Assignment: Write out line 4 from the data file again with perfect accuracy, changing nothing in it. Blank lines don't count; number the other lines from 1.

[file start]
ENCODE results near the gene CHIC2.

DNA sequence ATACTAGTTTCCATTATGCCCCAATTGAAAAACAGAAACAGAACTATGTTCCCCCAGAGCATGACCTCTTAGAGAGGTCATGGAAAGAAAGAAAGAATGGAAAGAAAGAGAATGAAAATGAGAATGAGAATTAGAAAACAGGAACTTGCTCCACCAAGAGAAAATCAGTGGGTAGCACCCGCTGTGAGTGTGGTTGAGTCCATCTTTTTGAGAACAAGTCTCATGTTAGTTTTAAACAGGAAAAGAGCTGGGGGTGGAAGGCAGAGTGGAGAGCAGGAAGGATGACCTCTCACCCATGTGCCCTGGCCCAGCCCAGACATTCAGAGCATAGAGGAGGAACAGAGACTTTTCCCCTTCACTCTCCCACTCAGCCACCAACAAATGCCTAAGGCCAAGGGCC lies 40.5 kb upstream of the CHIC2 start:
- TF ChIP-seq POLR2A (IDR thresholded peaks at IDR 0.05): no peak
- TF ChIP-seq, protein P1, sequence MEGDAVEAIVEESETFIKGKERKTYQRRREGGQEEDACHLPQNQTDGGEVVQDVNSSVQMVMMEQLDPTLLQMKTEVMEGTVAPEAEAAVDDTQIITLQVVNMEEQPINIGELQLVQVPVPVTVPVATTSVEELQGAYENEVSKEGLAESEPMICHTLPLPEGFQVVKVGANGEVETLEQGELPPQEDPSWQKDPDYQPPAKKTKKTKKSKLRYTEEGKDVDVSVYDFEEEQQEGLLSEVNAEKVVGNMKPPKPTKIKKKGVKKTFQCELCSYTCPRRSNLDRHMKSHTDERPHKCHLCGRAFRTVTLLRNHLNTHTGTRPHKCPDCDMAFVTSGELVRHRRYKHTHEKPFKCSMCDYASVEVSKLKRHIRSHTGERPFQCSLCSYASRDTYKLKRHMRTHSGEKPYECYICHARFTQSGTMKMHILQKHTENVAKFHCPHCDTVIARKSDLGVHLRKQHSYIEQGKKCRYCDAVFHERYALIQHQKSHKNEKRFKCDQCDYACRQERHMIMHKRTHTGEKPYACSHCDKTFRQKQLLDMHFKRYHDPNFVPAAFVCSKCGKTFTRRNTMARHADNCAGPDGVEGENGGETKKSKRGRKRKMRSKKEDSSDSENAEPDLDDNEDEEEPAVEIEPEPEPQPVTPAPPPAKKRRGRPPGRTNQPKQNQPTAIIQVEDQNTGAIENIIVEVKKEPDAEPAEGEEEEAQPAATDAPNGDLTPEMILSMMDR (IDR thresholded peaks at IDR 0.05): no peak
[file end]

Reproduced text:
- TF ChIP-seq, protein P1, sequence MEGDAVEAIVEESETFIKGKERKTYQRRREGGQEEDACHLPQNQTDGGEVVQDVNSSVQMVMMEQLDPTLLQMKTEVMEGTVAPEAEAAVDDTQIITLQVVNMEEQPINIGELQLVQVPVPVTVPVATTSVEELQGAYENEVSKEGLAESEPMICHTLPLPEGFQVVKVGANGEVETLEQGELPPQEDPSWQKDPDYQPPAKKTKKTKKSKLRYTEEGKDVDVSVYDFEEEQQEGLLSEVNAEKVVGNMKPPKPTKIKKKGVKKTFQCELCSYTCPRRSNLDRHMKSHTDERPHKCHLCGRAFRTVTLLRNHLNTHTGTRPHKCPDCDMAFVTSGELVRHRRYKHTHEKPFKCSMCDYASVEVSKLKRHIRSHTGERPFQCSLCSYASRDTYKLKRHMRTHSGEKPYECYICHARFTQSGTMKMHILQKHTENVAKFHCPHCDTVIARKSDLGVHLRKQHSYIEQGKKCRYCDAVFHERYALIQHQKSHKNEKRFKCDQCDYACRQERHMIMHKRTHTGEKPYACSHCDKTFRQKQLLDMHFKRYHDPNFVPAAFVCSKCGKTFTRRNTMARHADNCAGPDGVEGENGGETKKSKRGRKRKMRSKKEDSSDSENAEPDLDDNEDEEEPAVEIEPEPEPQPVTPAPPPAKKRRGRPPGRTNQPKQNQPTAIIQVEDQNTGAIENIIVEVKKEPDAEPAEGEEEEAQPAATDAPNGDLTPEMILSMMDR (IDR thresholded peaks at IDR 0.05): no peak